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Whereas the new gun background checks law is strongly supporting, adding increased gun restrictions to that new law is a toss up. The incredibly low “Don’t Know” percentage testifies to the entrenched viewpoints.

It is important to note that no specific restriction was mentioned in the wording of the question.

QUESTION: Do you support or oppose increasing restrictions on gun ownership?
IF SUPPORT/OPPOSE: Is that strongly or somewhat?
IF DON’T KNOW: Which way do you lean?

METHODOLOGY: Live telephone interviews of 400 likely Oregon general election voters were conducted September 14-16 and December 8-10, 2015. The margin of error at the sample median is 5%. Quotas were established based on gender, age, party, and region. Totals may not equal 100% due to rounding.

Oregon’s Gun Background Check Continues to Receive Overwhelming Support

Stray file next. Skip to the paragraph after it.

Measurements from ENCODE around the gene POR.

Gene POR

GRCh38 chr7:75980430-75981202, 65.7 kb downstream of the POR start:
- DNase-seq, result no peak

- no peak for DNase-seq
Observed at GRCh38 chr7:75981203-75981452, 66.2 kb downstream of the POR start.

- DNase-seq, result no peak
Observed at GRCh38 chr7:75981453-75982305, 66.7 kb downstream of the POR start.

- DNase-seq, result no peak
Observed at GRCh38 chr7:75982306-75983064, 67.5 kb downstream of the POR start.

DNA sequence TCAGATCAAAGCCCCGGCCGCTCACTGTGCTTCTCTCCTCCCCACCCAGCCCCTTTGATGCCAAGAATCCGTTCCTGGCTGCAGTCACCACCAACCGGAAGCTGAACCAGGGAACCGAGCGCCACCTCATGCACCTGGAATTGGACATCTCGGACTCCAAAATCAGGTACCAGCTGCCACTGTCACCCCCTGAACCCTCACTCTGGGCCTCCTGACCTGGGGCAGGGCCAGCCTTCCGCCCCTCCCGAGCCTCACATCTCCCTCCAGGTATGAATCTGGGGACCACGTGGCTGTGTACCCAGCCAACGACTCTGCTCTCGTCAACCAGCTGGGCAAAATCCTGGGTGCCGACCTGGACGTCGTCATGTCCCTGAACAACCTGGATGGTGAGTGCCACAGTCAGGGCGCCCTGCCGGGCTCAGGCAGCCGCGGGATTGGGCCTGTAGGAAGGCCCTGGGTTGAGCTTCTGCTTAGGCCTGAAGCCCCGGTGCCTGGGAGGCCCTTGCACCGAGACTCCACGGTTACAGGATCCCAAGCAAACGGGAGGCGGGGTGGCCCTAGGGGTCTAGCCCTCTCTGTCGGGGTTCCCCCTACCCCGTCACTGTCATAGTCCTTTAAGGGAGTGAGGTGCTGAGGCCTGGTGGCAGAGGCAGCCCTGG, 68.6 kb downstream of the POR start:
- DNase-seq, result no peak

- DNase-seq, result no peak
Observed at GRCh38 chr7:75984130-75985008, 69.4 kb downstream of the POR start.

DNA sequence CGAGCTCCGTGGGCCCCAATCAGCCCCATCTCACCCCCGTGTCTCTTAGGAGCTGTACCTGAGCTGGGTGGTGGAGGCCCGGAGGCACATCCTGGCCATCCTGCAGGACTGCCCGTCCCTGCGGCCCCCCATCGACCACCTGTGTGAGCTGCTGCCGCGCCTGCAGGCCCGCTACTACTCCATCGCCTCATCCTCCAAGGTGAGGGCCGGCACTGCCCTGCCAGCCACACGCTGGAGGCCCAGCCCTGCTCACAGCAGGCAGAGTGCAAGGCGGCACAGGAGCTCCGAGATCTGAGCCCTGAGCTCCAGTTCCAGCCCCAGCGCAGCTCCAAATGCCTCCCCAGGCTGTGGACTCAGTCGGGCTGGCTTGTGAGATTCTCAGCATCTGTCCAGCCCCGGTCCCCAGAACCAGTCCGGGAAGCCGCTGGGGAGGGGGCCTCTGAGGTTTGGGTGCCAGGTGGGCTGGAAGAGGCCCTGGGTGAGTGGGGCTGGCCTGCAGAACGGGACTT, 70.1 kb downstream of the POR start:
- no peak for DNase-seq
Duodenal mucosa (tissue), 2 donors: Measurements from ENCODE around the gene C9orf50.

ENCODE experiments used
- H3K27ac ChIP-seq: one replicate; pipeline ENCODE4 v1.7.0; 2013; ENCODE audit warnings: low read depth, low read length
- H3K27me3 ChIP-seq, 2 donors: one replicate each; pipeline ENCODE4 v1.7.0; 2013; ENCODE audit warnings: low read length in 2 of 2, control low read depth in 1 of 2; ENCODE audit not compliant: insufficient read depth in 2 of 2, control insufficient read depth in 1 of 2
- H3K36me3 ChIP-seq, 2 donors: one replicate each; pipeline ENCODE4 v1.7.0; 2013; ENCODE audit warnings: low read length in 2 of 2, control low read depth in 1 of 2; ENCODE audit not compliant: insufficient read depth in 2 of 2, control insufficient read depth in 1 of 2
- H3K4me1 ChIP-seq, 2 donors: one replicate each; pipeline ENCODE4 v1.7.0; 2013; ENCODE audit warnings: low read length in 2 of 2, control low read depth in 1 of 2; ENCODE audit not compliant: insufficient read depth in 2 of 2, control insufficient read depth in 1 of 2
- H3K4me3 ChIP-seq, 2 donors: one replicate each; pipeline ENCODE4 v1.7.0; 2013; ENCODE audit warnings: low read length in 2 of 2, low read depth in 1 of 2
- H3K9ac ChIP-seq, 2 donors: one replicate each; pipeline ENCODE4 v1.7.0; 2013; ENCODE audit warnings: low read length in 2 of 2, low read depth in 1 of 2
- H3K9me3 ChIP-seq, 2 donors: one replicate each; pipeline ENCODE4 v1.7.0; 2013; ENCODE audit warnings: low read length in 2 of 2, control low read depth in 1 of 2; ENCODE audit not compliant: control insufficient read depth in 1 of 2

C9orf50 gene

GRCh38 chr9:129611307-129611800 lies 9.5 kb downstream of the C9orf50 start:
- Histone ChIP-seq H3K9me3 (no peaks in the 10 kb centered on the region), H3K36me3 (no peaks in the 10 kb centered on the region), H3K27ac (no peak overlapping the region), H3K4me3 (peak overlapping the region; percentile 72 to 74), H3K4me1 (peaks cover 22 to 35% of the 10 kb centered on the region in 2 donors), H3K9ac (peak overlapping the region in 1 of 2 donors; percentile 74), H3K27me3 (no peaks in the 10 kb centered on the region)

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Statewide gun background checks continues to receive overwhelming support.

QUESTION: Do you approve or disapprove of requiring criminal background checks for private gun transfers?
IF APPROVE/DISAPPROVE: Is that strongly or somewhat?
IF DON’T KNOW: Which way do you lean?

METHODOLOGY: Live telephone interviews of 400 likely Oregon general election voters were conducted July 13-15 and December 8-10, 2015. The margin of error at the sample median is 5%. Quotas were established based on gender, age, party, and region. Totals may not equal 100% due to rounding.

Legalized Marijuana Laws Still Under 50% Approval

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QUESTION: Do you approve or disapprove of legalized marijuana in Oregon?
IF APPROVE/DISAPPROVE: Is that strongly or somewhat?
IF DON’T KNOW: Which way do you lean?

METHODOLOGY: Live telephone interviews of 400 likely Oregon general election voters were conducted September 14-16 and December 8-10, 2015. The margin of error at the sample median is 5%. Quotas were established based on gender, age, party, and region. Totals may not equal 100% due to rounding.